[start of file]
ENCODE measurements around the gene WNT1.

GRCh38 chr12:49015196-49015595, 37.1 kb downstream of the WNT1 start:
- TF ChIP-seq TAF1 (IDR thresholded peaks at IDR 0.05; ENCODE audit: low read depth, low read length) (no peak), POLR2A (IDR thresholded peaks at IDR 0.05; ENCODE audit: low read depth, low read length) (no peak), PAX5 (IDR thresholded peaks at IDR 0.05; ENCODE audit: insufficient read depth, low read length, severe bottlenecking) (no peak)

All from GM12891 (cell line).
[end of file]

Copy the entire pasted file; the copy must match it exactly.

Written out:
ENCODE measurements around the gene WNT1.

GRCh38 chr12:49015196-49015595, 37.1 kb downstream of the WNT1 start:
- TF ChIP-seq TAF1 (IDR thresholded peaks at IDR 0.05; ENCODE audit: low read depth, low read length) (no peak), POLR2A (IDR thresholded peaks at IDR 0.05; ENCODE audit: low read depth, low read length) (no peak), PAX5 (IDR thresholded peaks at IDR 0.05; ENCODE audit: insufficient read depth, low read length, severe bottlenecking) (no peak)

All from GM12891 (cell line).